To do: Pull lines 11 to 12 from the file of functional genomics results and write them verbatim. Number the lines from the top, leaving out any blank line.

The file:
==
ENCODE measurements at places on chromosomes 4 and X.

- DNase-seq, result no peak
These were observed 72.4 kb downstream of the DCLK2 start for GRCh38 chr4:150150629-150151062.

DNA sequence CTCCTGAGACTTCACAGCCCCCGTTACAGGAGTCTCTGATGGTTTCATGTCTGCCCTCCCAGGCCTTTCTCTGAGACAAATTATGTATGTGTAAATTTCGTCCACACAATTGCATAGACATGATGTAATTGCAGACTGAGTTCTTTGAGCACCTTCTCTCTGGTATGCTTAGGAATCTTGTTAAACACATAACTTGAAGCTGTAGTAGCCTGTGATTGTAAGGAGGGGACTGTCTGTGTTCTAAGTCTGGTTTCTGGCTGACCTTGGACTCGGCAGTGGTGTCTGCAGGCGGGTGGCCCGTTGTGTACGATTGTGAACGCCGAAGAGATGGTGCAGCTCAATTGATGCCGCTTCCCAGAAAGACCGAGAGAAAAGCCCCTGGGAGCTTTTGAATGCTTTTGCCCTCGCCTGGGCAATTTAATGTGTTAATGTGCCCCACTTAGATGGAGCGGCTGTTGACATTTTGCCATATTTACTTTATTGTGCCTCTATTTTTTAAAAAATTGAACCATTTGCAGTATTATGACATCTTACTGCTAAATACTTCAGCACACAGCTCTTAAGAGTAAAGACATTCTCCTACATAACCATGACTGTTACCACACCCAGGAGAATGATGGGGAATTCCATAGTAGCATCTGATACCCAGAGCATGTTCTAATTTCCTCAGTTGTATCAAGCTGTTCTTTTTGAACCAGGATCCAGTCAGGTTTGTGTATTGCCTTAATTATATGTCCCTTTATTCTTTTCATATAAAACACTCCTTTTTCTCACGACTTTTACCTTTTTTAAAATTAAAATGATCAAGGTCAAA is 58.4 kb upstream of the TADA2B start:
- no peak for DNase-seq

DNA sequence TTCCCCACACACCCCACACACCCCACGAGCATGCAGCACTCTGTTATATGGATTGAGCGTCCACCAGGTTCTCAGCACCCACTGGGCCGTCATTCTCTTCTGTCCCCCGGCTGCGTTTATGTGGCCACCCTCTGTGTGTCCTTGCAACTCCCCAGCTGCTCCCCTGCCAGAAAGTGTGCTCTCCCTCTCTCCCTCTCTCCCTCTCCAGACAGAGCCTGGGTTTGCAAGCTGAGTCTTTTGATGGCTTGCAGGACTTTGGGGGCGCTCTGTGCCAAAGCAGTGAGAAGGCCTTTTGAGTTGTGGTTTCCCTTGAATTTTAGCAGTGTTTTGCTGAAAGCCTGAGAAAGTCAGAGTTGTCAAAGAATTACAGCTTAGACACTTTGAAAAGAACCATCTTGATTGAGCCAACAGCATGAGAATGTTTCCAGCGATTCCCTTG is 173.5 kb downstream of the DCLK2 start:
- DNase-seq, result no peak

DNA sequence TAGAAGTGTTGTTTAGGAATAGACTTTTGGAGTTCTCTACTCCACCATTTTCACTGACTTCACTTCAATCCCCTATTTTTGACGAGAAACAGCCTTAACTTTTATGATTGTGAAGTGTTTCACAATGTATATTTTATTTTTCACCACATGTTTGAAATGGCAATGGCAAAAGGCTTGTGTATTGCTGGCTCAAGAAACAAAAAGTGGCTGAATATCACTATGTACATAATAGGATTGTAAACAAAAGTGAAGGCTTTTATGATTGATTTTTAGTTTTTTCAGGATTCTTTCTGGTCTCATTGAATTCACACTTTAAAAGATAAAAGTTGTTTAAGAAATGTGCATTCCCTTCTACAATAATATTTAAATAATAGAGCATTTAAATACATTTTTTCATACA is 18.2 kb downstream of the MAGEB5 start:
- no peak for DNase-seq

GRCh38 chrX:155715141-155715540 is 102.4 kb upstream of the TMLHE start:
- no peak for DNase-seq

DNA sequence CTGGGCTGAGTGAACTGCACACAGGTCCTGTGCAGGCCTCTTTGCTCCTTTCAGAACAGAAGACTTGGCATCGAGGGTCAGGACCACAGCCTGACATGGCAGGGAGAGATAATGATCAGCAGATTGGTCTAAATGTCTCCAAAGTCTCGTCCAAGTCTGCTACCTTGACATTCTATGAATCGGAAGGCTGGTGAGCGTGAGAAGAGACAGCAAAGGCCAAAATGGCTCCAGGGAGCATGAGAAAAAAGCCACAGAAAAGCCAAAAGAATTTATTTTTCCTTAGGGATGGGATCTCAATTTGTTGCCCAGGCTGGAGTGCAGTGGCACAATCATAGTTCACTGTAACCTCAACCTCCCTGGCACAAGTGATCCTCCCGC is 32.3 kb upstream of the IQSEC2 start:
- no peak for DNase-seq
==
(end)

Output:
- no peak for DNase-seq

DNA sequence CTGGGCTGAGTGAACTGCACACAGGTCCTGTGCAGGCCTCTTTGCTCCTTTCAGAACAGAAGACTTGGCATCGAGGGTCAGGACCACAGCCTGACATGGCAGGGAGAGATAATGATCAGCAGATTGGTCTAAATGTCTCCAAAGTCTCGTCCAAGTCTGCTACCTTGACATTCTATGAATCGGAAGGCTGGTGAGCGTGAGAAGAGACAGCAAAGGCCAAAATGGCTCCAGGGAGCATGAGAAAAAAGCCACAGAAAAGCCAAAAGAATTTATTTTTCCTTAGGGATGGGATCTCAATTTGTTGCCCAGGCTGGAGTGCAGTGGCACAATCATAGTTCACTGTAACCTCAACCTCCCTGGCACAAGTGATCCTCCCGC is 32.3 kb upstream of the IQSEC2 start: